St. Augustine Light, photo by Jonathon Zander
Did you know there are no two lighthouses just alike?
Every lighthouse is unique, built specifically for the location where it stands. The height is determined by how far the light shows on the horizon and therefore gives ships information about the geographic area, whether it’s shallow and sandy, or rocky with high cliffs. There are some that are built in the same style, but their other characteristics distinguish them.
For instance, many lighthouses are distinguished by their daymarks. The daymark is the color scheme or way the lighthouse is painted that identifies it in daylight. Often when situated among white sand backgrounds, the lighthouses have bands of color, like black or red, to make them easier to see.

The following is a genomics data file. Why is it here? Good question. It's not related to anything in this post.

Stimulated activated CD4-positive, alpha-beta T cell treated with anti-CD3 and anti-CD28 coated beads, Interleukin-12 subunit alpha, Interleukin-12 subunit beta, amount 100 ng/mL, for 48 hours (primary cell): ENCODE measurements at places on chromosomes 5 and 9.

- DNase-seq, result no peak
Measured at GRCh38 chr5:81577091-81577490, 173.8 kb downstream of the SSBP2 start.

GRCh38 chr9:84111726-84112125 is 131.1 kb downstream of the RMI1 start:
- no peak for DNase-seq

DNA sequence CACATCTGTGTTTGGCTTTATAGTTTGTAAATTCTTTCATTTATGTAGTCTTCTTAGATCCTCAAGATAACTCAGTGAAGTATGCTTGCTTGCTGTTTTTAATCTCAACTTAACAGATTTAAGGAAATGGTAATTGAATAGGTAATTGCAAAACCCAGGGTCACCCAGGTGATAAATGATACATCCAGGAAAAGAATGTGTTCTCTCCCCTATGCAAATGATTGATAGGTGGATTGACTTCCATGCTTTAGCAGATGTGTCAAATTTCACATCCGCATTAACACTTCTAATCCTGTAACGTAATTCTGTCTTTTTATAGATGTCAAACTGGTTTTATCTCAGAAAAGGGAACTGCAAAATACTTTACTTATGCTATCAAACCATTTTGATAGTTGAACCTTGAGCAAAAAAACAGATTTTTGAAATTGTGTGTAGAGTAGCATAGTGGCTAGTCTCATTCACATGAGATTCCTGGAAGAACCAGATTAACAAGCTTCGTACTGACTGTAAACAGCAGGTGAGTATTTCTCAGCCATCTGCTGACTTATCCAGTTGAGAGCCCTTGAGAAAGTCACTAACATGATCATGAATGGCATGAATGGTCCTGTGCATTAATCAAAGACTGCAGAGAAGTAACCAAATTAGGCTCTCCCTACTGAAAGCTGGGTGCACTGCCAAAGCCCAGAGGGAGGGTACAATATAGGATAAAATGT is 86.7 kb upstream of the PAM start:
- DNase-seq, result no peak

At night, lighthouses are recognized by their nightmarks, which is their flashing pattern. Sometimes called a signature, the number and length of flashes and intervals identifies each lighthouse as well.
I find it fascinating to see how lighthouses vary all over the world. Each one is different, but each one has a special purpose for the setting it’s in.